Some obvious questions, though the above, if true, maybe make the comparisons difficult: 1) How does it compare to the other high end Mexican in DFW? 2) How does it compare to other high end Mexican outside of DFW? How does it compare to other high end restaurants in DFW, not limiting the comparisons to Mexican?

I can see one obvious advantage. Whereas many other high end Mexican restaurants are doing fairly traditional stuff and so are truly competing with taquerias, pozolerias, etc, Lanny's is competing more directly with places like Lola's Tasting Room making the marginal returns not such an issue. (eg, a pozole at Frontera Grill may be great, but is it worth spending triple the amount you'd pay at a low end place down the street.)

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1) How does it compare to the other high end Mexican in DFW?

If this meal is representative of what Lanny does every night, there is no comparison. It blows the curve.

2) How does it compare to other high end Mexican outside of DFW?

I haven't had a better meal at any Mexican restaurant in the US.

How does it compare to other high end restaurants in DFW, not limiting the comparisons to Mexican?

Top shelf. In the same category as the usual suspects (e.g., Mansion, Tasting Room, Abacus, Aurora, Nana). Mobil 4-star territory.


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What a great use for nopalitos! Yeah, the presentation needs a bit of work, but wow, the flavors must have been phenomenal!

Thanks for the excellent report and gorgeous photos.

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After eating there on Saturday, and then going back to "normal" food... I'm in a bad state of food limbo right now :(

The entire meal was amazing, I'd go back again and again and again...

Ron Lipsky

Aspiring Chef

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Scott, anytime you pick the restaurant, I will do my best to be there, the dinner was one of the best I have had in a long time. (The last was the Beard house dinner at KC's in Cleveland Mississippi) I appologize for taking so long to post, we have been a bit busy with photographers, writers and landscape architects shooting for "Southern Accnets" here at the house.

ON to the dinner

first course - The napolean was a nice blend of mellow flavors. The lobster ceviche was perfect with that light sweetness of the coconut milk balance. The guacamole and crab salad were so good, i borrowed the idea for a passed appetizer before dinner last night.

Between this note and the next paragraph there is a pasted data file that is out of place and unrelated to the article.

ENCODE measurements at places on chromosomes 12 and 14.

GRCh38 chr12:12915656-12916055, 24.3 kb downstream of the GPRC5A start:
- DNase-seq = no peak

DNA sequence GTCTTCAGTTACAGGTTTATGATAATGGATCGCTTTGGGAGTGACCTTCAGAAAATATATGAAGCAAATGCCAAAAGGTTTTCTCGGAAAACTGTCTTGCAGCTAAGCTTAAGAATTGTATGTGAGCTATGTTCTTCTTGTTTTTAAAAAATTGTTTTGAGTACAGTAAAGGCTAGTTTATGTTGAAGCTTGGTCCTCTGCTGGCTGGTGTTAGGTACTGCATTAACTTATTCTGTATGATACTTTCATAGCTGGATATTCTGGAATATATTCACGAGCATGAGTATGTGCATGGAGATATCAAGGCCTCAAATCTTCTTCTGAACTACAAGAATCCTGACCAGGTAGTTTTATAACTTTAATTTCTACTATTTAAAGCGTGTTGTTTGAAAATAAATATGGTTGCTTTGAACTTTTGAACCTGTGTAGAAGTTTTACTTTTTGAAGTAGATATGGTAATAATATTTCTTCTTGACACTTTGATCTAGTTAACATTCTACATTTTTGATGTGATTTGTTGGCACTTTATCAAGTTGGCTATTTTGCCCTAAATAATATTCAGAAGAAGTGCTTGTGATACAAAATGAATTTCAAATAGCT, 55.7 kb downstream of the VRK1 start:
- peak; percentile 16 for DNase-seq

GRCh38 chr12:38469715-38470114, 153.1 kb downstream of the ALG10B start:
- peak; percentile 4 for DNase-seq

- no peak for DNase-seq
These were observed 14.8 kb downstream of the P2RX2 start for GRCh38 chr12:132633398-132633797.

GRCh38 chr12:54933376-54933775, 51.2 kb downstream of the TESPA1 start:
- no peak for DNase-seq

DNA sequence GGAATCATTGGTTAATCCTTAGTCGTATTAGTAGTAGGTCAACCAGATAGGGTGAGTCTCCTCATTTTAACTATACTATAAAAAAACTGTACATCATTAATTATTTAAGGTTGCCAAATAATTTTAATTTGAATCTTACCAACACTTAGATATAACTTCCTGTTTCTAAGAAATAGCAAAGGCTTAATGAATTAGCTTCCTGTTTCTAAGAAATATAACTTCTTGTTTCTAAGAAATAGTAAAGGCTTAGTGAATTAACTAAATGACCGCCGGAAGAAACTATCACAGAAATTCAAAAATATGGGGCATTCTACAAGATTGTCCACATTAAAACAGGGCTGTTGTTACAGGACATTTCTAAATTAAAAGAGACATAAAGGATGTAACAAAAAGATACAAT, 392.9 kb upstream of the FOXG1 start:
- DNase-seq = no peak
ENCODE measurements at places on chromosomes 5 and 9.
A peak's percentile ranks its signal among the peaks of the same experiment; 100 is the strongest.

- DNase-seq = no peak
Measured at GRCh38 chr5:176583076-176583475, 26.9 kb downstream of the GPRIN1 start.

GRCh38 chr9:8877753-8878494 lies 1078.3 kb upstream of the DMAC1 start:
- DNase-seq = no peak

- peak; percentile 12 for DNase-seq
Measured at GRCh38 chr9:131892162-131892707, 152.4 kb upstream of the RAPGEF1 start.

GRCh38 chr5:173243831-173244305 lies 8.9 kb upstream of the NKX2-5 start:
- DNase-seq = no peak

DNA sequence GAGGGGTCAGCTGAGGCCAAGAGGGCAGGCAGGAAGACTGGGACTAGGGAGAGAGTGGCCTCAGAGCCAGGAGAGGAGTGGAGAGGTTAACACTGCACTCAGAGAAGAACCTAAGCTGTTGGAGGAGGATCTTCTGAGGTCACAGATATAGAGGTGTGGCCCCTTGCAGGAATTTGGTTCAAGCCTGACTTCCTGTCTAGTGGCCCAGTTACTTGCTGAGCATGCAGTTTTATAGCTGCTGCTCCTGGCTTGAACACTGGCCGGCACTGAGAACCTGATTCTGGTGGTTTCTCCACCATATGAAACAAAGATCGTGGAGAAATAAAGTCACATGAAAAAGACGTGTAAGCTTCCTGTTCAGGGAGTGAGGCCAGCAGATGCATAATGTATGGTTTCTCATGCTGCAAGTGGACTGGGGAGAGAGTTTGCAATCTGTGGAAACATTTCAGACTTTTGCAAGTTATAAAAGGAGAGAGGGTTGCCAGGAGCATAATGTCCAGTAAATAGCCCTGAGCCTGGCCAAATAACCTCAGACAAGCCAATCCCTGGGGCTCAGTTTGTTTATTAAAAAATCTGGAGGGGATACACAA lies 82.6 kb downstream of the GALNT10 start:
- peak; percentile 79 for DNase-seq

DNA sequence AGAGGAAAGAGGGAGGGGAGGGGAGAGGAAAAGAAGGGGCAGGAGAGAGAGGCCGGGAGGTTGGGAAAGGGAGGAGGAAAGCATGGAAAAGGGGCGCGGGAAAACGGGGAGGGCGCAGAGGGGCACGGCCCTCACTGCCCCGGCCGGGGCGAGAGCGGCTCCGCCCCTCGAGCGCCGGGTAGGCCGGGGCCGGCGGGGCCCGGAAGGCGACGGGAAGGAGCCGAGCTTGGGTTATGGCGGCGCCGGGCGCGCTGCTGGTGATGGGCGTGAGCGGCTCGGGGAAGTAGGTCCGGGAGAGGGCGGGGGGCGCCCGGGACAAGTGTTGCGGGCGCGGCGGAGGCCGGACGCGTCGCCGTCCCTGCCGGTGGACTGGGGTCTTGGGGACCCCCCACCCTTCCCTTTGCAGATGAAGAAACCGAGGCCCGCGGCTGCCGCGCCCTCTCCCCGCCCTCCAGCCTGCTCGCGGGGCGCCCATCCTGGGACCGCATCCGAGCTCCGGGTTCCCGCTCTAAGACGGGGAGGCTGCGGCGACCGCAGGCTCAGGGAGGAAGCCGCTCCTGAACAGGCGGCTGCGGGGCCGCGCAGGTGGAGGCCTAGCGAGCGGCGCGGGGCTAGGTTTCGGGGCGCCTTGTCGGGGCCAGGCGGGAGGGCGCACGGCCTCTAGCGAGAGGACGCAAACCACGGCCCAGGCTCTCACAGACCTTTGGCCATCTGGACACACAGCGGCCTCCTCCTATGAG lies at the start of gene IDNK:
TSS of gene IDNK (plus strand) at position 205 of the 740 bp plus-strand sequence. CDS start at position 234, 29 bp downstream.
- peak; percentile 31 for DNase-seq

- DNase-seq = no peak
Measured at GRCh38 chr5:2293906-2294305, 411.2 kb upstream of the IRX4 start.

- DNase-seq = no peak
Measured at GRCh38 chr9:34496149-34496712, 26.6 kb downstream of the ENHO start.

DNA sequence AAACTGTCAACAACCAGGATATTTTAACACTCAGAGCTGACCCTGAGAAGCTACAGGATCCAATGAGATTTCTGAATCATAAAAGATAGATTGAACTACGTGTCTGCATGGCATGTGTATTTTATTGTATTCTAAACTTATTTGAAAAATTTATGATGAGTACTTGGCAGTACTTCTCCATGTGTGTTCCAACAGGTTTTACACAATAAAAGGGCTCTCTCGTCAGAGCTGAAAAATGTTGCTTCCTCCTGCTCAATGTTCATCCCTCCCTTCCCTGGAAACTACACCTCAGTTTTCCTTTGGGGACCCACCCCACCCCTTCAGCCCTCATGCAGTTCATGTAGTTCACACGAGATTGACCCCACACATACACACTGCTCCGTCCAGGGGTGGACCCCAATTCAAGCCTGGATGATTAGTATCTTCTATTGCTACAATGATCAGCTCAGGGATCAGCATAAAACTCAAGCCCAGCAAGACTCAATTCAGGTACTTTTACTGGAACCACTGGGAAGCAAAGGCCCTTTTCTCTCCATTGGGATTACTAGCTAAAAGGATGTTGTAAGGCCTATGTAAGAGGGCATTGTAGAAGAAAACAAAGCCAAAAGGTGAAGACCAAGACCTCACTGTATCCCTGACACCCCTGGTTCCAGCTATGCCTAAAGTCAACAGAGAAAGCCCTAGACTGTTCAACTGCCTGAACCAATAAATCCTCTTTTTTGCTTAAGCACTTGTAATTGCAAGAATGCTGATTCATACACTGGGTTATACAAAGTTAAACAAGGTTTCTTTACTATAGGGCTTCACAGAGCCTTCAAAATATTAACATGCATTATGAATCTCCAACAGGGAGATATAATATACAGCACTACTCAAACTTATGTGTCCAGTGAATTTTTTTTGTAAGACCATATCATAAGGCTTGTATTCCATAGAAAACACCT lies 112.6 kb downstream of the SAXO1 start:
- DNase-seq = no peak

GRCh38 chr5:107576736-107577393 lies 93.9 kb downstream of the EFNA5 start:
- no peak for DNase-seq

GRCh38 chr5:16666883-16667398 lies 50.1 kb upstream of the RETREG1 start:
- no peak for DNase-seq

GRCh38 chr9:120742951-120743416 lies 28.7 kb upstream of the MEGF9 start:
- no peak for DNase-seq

The crepe with huitlacoche and sweet corn was revealing. It had an earthiness with crunch of just cooked corn kernals finished with a creamy tomatillos sauce that brought all the flavors together.

The skate, I agree with Scott, was the best dish of the night. None of the flavors overpowered everything else. The skate was perfectly cooked, sweet, moist, tender, the cassoulet added to and the chipolte buerre blanc and the fried capers gave it that punch to make it outstanding

My second favorite plate was the duck. THe rissoto was nicely creamy with enough tang to stand on its own. THE duck was perfectly cooked for me. And the two together brought out Lanny's mediterranian leanings.

The filet was nice, the tamal was very interesting. Another idea to steal. I wish I had a regular source for those haricot vert, just something else I will have to have shipped in.

THe chocolate cake tasted of hazelnuts, maybe it was just me. It was not such an intense chocolate that everything else was lost to that flavor. And how I love gooseberrys. Another thing I have to drive down to CM to find.

The finale was sooooo good. The Mexican wedding cookies were just nuggets, but they would melt in your mouth. And the churros, my last churro was at San Augustin in San Miguel de Allende last winter, were warm, crispy, lightly chewy, and then there was the cajeta, creamy, bright, a bit of a punch with the brandy finish it had. A marvelous ending to a great meal.

Chef Lanny is going to be a chef to keep track of. He was very attentive and gracious to answer questions after the dinner was over. I recommend you make your reservations now. AS for being at Joe T's, as soon as you entered the room, the rest of the megaplex dissappeared. The service was accurate, timely and I never felt someone was hovering at any time. During the dinner, I did ask for a glass of red wine when the beef entree came, they poured a Los Vascos cabernet reserve. It complimented the beef so well being full, fruity and not too much tannins.

It is good to be a BBQ Judge.  And now it is even gooder to be a Steak Cookoff Association Judge.  Life just got even better.  Woo Hoo!!!

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I'm digging back up this thread to report on my long-overdue excursion to Lanny's, now in their new location on 7th Street a couple blocks west of University. No pics, though.